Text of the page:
WAR’S HELL HITS HOME
The doomed romance between a Vietnamese bar girl and an American GI has captivated audiences the world over. Now Gold Coast audiences have the chance to see a local production
Brad Rush felt an emotional connection to Miss Saigon’s soundtrack long before he’d even seen the musical. Written by the composers who created Les Miserables, Brad says it’s the kind of music that tugs at heart strings.
“The soundtrack is a longtime favourite of mine – I felt an emotional connection to it,” he says.
“Musically Miss Saigon is gorgeous. But the music drives the story – there is no dialogue – so you can easily listen to the soundtrack and understand exactly what’s happening without seeing it.”
When Brad had the chance to swap creative hats – he’s usually the performing arts manager at The Arts Centre – and slip into his director shoes, he knew exactly which script he wanted to bring to life.
“It’s not a musical that’s done very often as it’s a pretty big scale technically and musically, but I believe we have the resources to pull it off,” says Brad.
“It’s proved to be quite an excellent choice – the community has rallied around it and there’s a huge buzz about the show.”
Opening at The Arts Centre Gold Coast tomorrow night, the local production of Miss Saigon stars Vivien Emsworth and Chris White as the leads alongside Tanele Storm Graham, Matt Ward, Alison McKenzie, Adam Jon, Adrian Li Donni and Ethan Yin Lan.
With an 18-piece ensemble band lead by musical director David Piper, the local production is brought to life with help from assistant director and choreographer Ellen Simpson, costume designer Jean Marashlian and set designer John Mcintosh.
A musical love story, Miss Saigon tells the tragic tale of a doomed romance between Kim, a Vietnamese bar girl orphaned by war, and Chris, an American GI.
Their lives are torn apart by the fall of Saigon.
Inspired by a single photograph, this classic story has been performed for more than 25 years in over 300 cities and 15 different languages worldwide.
“It’s a tragic story,” says Brad. “For me there are four elements – it’s about the war which was hideous, it’s about a beautiful love story but it’s also a heartbreaking love story.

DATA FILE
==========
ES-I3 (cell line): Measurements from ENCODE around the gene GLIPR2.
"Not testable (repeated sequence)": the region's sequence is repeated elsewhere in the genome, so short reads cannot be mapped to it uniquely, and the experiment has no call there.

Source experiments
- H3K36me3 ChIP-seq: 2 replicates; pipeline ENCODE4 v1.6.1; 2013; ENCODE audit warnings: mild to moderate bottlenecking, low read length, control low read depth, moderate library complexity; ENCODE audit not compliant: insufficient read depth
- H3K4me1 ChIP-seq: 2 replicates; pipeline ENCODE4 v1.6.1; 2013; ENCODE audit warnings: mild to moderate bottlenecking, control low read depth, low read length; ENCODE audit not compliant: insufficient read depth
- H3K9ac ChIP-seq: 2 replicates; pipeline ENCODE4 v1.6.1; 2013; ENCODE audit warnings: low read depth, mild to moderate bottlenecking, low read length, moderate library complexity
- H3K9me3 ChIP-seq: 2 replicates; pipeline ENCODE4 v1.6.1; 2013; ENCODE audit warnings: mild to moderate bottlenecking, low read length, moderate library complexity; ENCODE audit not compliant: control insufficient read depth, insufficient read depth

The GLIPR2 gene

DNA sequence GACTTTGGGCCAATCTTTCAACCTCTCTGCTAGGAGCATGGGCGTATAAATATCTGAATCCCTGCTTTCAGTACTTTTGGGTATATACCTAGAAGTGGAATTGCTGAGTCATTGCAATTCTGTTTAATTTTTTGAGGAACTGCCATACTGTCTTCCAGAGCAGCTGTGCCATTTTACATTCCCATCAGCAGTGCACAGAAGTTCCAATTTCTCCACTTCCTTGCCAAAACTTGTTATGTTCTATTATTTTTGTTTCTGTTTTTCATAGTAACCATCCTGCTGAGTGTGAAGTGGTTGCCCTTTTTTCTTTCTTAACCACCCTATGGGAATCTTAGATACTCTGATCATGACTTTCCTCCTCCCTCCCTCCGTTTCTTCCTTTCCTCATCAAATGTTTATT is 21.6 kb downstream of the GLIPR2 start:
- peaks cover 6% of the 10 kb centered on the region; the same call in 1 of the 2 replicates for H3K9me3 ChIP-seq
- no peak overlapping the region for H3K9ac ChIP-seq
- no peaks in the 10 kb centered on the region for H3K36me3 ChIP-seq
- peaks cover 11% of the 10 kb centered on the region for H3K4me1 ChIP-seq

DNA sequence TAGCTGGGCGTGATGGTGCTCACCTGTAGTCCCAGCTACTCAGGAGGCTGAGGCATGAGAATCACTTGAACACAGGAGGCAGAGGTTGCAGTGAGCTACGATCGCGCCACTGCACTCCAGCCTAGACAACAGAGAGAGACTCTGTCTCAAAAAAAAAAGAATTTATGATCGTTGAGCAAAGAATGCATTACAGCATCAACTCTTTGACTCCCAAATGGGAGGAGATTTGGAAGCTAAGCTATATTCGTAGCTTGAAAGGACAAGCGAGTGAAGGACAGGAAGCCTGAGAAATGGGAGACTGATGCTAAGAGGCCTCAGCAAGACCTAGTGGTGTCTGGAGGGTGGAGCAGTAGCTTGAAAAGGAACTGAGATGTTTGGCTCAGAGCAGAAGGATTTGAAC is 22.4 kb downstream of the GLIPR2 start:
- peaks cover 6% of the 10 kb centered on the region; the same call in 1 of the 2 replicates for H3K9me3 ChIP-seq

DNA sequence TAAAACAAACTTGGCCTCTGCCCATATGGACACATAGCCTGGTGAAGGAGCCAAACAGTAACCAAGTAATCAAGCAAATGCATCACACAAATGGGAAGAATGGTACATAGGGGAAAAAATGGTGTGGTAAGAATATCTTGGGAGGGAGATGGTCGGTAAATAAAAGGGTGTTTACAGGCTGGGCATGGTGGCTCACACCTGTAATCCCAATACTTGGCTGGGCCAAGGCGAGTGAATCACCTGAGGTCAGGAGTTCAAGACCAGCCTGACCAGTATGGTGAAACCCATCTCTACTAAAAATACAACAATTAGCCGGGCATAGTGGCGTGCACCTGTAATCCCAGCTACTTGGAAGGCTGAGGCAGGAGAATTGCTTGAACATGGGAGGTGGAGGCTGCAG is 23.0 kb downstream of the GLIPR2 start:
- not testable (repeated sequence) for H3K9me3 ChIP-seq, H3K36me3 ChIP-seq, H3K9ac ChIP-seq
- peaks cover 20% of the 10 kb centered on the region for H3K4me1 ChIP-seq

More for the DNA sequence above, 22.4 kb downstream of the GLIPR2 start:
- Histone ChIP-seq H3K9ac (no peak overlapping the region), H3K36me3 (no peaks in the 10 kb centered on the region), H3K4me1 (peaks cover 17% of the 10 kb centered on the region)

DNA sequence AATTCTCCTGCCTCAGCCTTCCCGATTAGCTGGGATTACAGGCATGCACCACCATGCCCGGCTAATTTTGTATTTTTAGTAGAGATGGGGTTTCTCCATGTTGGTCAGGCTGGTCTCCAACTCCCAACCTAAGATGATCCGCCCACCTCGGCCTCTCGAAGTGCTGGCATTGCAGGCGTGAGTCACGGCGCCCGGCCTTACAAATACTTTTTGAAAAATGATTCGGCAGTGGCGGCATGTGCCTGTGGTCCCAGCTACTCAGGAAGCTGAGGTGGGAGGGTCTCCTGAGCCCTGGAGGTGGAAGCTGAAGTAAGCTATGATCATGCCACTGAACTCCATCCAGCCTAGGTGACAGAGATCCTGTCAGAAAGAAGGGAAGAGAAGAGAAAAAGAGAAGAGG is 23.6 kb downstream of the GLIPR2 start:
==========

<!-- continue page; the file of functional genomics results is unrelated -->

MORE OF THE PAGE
“It’s also about their boy. Born as a result of this relationship, that child represents thousands of babies born to Asian women who probably had American or Australian fathers.
“Lastly it’s about the ultimate sacrifice – what would you do for your kids?”
If the audience walk out with tissues in hand, Brad feels his job is complete.
“It’s a heartbreaking story that people will connect to – and if there are tears then they have really connected to the characters,” he says.
“Ultimately as a director to have the audience fall into the journey, that means there’s a sense of realism and legitimacy about your work.
“It all sounds heavy but it is really well written, and there’s breaks and colourful numbers that help the audience have a rest from the drama.”
Brad has given Brisbanebased actor and singer Vivien Emsworth freedom to explore her character Kim.
Vivien says it’s a role she explored in her final year of university, where she was studying a Bachelor of Arts in Musical Theatre.
She has dreamt of playing the part since.
“It’s my dream role – I would be completely fulfilled as a performer to do this show for a long time,” she says.
“There’s something about it. I always find something new in the story. I don’t get sick of it.”
With the leading role requiring a lot of vocal stamina and energy – Vivien is practically singing the entire show – the star says she’s enjoying exploring the different energies and emotions of her character.
“The music is so intense and the story so moving,” she says.
“I love all the powerful bits but I also love the delicate parts.
“Kim becomes a beacon of light for Chris in this dark abysmal war.”
The cast of The Arts Centre Gold Coast's
run through their paces